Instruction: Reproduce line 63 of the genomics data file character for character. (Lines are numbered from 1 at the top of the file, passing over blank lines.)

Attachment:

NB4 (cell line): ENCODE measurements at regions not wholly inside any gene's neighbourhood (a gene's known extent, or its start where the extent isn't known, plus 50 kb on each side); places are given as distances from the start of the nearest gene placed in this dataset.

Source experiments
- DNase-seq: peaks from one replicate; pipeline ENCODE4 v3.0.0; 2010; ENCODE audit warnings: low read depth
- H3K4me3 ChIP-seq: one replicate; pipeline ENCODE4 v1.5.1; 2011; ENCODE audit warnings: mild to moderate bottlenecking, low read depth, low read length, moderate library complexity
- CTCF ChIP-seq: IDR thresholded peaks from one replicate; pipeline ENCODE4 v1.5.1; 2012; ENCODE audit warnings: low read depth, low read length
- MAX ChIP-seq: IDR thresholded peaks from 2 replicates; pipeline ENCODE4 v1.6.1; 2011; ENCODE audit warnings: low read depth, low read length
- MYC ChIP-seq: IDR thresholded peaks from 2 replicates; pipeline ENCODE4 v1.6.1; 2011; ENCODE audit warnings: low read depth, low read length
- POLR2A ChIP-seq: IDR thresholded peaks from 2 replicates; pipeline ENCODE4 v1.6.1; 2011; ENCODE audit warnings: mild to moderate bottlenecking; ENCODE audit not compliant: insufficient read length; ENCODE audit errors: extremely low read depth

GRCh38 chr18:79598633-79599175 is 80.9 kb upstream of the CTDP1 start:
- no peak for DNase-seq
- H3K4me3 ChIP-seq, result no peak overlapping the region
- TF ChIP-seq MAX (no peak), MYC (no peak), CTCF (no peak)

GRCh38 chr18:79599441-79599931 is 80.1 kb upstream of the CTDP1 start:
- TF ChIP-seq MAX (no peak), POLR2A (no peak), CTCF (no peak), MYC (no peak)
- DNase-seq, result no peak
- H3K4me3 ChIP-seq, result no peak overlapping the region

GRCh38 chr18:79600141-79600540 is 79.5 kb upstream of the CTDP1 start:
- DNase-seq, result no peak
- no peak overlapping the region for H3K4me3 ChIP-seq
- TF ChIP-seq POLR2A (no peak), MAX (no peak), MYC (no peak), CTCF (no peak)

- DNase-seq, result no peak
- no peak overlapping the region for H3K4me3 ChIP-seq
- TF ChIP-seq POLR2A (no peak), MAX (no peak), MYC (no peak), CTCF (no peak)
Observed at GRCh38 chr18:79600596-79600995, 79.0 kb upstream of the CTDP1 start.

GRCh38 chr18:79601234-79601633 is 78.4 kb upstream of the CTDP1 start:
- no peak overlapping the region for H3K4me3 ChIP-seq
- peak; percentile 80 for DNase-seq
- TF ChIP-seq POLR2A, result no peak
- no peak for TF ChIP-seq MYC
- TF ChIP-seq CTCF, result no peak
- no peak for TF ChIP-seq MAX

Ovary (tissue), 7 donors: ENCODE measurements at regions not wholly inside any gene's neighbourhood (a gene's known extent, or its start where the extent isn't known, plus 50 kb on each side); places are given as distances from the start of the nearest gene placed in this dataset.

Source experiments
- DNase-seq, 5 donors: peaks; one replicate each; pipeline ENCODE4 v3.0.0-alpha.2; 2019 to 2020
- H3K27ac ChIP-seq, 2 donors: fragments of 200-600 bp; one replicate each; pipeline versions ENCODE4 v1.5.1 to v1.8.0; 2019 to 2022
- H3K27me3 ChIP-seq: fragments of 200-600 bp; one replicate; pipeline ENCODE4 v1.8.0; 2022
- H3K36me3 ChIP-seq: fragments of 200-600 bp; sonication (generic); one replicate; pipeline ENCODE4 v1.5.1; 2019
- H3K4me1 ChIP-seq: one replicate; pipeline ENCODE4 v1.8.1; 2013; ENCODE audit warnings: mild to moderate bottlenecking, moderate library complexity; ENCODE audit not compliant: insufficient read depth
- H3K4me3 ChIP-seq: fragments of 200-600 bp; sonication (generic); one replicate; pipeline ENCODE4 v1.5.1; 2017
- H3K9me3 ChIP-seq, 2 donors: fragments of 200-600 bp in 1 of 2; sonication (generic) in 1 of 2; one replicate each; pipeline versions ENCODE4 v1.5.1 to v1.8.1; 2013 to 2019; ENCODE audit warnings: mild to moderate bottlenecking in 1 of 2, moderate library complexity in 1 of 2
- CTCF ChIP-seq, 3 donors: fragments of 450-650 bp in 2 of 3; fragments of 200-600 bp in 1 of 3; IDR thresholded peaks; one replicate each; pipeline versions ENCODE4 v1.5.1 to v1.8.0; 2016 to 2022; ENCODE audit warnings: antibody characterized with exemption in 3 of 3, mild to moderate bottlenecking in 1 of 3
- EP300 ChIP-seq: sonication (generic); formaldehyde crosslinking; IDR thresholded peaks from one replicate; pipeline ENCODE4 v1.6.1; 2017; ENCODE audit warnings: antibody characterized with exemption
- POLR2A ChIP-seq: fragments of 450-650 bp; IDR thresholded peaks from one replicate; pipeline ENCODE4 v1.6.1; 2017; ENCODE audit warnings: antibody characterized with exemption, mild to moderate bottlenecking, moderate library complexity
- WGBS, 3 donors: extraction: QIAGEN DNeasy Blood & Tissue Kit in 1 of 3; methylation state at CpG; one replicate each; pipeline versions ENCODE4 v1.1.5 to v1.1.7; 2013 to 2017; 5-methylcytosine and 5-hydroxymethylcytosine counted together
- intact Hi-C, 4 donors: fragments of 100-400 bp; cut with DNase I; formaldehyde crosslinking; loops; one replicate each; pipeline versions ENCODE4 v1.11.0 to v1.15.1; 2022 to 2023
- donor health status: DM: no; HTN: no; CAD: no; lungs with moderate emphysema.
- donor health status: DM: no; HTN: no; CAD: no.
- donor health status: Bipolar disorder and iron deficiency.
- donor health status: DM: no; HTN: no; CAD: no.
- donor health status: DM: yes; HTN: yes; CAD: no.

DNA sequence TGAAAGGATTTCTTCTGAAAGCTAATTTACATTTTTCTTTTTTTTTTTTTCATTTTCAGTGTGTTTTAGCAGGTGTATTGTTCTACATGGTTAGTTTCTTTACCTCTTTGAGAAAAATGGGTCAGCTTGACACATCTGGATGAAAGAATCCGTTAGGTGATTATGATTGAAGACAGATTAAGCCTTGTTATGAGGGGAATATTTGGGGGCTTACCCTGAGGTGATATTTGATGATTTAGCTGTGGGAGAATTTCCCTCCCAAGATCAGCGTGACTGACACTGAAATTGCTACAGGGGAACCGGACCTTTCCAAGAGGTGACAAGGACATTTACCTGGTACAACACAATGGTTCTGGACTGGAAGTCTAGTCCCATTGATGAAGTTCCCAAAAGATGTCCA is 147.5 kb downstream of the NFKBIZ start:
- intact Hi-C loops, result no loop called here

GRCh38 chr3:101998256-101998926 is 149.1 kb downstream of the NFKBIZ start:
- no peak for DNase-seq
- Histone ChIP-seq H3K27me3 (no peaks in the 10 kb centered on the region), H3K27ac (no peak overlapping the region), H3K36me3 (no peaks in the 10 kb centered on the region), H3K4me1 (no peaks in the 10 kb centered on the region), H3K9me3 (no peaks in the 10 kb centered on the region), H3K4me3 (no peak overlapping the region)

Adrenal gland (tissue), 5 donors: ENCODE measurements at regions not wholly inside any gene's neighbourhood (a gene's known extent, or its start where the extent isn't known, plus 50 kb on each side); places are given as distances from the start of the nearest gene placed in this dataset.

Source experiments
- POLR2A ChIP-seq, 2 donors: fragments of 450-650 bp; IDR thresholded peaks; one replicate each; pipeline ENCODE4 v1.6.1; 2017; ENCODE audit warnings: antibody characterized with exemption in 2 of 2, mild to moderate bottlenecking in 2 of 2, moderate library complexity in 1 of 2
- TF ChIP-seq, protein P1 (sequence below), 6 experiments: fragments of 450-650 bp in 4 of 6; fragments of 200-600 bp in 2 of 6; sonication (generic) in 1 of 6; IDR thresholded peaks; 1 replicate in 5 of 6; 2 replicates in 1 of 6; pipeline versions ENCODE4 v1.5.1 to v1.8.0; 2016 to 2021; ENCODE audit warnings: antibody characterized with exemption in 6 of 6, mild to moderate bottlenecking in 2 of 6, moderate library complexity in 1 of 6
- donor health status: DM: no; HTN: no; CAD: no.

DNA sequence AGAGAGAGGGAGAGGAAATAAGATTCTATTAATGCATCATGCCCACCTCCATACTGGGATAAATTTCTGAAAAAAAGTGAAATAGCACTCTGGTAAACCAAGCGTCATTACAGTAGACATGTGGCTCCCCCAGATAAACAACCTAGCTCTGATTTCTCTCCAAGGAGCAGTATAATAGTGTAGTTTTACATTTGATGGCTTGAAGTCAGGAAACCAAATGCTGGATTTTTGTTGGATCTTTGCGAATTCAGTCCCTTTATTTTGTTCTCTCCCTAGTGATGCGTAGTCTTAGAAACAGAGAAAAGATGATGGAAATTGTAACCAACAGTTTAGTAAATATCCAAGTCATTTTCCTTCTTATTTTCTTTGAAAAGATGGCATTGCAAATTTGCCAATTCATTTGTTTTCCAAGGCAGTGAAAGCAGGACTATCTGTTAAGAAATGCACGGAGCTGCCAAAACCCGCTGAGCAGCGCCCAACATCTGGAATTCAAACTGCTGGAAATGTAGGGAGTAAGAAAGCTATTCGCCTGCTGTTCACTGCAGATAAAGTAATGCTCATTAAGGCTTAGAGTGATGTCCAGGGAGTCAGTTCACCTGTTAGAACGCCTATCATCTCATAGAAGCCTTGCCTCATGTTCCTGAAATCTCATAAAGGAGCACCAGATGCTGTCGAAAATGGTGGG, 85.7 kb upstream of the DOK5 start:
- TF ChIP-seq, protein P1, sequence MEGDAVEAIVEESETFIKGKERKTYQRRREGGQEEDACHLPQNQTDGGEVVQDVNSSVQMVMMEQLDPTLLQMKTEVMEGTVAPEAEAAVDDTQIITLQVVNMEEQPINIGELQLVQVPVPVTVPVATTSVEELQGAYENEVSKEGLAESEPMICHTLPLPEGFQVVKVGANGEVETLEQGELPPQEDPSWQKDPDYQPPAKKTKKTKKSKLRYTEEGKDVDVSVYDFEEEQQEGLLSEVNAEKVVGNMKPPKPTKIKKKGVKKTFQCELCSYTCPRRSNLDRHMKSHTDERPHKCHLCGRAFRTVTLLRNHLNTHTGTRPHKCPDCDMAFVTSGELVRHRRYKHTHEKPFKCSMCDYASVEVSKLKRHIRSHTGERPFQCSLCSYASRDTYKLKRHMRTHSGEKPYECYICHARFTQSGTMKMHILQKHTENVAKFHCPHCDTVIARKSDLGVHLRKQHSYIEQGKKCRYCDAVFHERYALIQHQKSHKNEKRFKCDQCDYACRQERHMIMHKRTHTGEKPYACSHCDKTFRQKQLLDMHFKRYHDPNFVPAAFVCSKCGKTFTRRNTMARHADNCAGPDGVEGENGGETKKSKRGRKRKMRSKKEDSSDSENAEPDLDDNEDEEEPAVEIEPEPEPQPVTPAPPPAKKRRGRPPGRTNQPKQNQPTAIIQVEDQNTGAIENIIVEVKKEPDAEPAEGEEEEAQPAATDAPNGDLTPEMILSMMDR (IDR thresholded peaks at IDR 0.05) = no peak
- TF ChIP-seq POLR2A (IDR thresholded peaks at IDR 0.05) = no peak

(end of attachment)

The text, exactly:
- TF ChIP-seq POLR2A (IDR thresholded peaks at IDR 0.05) = no peak